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What’s in a logo?

Date Published: 16/09/2010

Logos are, let’s face it, everywhere. We’ve all got them. You have to; they allow for easy visual recognition of a brand or organisation and they then tie together all of your communications, be they letter to customers, a website or a blog.

We rather like our logo. It feels solid. Trustworthy. Not overblown or formed from made-up words. It reflects our roots in the British countryside. We’ve always liked to think that it carried a degree of recognition, not just in the farming industry and organic sector generally, but perhaps with informed organic consumers.

Page from ORC Bulletin
Fascinating research - images and tables reproduced with kind permission from ORC.

Sometimes we’ve had licensees say they want to have another organic control body’s logo on their products because it’s “more recognisable”. That’s hard to argue with in any empirical way (though at least one of our team has always strongly maintained that individual logos are a long way from being an important selling point on any organic product – and who’s to say he’s not right?).

Big brands would, of course, have all this sorted out once and for all. They’d have spent millions of pounds and months if not years on research with their existing and prospective customers to get to the bottom of it. The end of that process (if it ever ended) could be a “brand repositioning” exercise, followed by yet more consumer research.

OF&G doesn’t have any of that. We’re not a big branding machine dripping in money. You couldn’t imagine for a minute that the businesses we represent would want their certification costs to go up because of costly talking exercises. So we conjecture; we listen to what people say to us and, generally, we’ve been quietly pleased with our place in the scheme of things.

So it was with great interest we read a report of research that demonstrated that, among a group of more than 400 consumers of organic produce, the OF&G logo scored really well in terms of recognition that it stood for organic product and was trusted by shoppers.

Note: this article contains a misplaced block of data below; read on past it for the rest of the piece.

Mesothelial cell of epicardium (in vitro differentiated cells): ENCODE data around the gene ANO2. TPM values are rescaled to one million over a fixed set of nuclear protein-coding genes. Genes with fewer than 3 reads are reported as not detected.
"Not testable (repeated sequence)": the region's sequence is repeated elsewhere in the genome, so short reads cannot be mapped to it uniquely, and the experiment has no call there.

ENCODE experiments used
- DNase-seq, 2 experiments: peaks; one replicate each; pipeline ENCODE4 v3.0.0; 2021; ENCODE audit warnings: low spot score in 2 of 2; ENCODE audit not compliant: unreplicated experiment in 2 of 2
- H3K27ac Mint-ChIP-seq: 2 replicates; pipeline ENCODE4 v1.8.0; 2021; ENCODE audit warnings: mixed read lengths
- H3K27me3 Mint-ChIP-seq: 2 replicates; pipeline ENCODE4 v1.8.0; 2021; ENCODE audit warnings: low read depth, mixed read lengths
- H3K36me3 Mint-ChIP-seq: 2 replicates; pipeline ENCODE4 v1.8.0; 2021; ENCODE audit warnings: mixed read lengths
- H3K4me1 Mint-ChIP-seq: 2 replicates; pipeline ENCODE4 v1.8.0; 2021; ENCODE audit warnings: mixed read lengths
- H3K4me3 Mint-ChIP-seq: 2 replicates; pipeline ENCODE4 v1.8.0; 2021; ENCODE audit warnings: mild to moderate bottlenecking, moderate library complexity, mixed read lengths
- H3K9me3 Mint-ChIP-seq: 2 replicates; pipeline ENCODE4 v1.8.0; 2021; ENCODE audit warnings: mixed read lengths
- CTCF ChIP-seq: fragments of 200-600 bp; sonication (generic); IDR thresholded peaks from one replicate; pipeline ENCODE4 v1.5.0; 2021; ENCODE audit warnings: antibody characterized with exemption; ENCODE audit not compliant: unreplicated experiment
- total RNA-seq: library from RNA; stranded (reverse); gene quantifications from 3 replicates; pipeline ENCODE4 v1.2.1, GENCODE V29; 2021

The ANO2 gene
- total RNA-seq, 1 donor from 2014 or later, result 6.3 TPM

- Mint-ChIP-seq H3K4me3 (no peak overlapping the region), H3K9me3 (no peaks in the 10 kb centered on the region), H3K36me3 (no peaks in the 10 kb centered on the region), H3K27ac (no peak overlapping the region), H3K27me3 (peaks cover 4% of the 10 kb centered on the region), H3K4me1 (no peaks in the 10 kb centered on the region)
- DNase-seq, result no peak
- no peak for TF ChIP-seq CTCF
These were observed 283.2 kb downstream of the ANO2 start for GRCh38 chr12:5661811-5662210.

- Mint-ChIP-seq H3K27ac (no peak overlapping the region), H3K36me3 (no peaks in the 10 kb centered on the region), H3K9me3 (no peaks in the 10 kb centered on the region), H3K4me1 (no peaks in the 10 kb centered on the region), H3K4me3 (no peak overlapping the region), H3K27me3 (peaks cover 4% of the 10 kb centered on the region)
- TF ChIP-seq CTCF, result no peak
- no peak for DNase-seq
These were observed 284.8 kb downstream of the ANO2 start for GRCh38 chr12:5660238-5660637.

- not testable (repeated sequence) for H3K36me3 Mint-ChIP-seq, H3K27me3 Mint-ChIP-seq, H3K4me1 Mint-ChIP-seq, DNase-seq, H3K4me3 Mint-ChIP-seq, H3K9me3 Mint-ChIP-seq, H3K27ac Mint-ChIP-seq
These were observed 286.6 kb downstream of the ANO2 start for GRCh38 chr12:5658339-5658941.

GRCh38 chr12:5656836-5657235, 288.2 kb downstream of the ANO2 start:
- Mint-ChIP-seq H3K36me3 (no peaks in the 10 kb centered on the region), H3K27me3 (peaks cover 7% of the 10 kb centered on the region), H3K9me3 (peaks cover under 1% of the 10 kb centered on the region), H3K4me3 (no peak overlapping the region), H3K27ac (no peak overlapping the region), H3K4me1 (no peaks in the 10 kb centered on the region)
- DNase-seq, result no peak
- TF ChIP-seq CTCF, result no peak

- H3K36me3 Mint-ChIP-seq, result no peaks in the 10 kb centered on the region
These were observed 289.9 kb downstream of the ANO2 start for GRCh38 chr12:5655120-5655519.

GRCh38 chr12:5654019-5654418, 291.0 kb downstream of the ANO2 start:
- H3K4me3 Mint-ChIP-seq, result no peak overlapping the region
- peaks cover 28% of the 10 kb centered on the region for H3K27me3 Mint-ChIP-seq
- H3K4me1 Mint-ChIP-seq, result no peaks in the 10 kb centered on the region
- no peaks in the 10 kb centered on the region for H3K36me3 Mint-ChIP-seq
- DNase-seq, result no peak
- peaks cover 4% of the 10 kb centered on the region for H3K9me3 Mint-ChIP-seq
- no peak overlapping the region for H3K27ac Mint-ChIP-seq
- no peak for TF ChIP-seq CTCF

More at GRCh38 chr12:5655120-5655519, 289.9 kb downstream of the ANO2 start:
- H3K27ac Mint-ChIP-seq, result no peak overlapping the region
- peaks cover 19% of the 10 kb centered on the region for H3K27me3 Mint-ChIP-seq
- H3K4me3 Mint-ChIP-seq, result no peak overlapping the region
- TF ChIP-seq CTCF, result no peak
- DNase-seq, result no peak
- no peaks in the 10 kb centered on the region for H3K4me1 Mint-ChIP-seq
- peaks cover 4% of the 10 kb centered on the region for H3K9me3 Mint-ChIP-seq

When this group were asked how British they thought a product was, ones with the OF&G logo on scored a good 14 points higher than the ones with the Soil Association symbol on.

The research was carried out by Susan Padel and Laurence Smith, of Organic Research Centre, with Meike Janssen, of the University of Kassel, and published in the ORC Bulletin (issue 101).

In most cases (apart from Britishness), our little bar in the graphs trails a bit behind the Soil Association’s entry. Which is great news. Great because, given the disparity in resources our two organisations have to promote themselves, we’re only just behind.

Our friends at Soil Association Certification Ltd share the brand recognition of a large, long-established campaigning charity. Yet among people who bought organic eggs and apples at least once a month (the participation criteria) we were almost as well known.

Frustratingly the gap between us and SACL grows slightly on the two questions relating to how strict people think the respective standards and inspections are. Therein lies a misconception that has its roots in history (and was happily trotted out in the past by less informed people) and a point upon which we are pulled up on a regular basis. Fortunately we can effectively counter all of that because we’ve done our homework.

But the fact remains that this work gives us some insight into what shoppers think about our various logos.

This is not an exercise in one-upmanship (or, to be precise, one-onlyslightlybehindyouinlogorecognitionship), it’s a fascinating insight into what people make of organic logos. Our resident “logos don’t matter” evangelist, would see this as proving everything he says.

What we haven’t even touched on yet is the results regarding the newly introduced EU organic logo… As you might expect for something that came into being in July this year, it scores extremely low on all counts: recognition; trust; strictness of standards/inspections; even whether it denotes an organic product.

There’s clearly some work to do there. On the ‘Britishness’ scale, there are no surprises either. The majority of respondents either “don’t know” or say “no” to the question of whether it represents a British product.

Across EU countries there was broad support for the concept of having the same common standards for all organic products, though the UK group were slightly less bothered than the Italians, Germans, Danish or Czechs about the EU logo.

However, going full circle, despite how fond we are of our logo, we don’t actually insist that people use it. It’s up to them. We love to see it, but we know that label space is usually very limited. There are a lot of other details that have to go on products, not least the now mandatory EU logo.

What this study does is provide food for thought on whether the EU logo alone is adequate – especially if you want your organic product to be viewed as British. If you do, it seems you can’t do better than having the OF&G logo on it!

Results table from ORC logo research
Chart of how the various logos scored
What the test group thought about logos and 'Britishness'.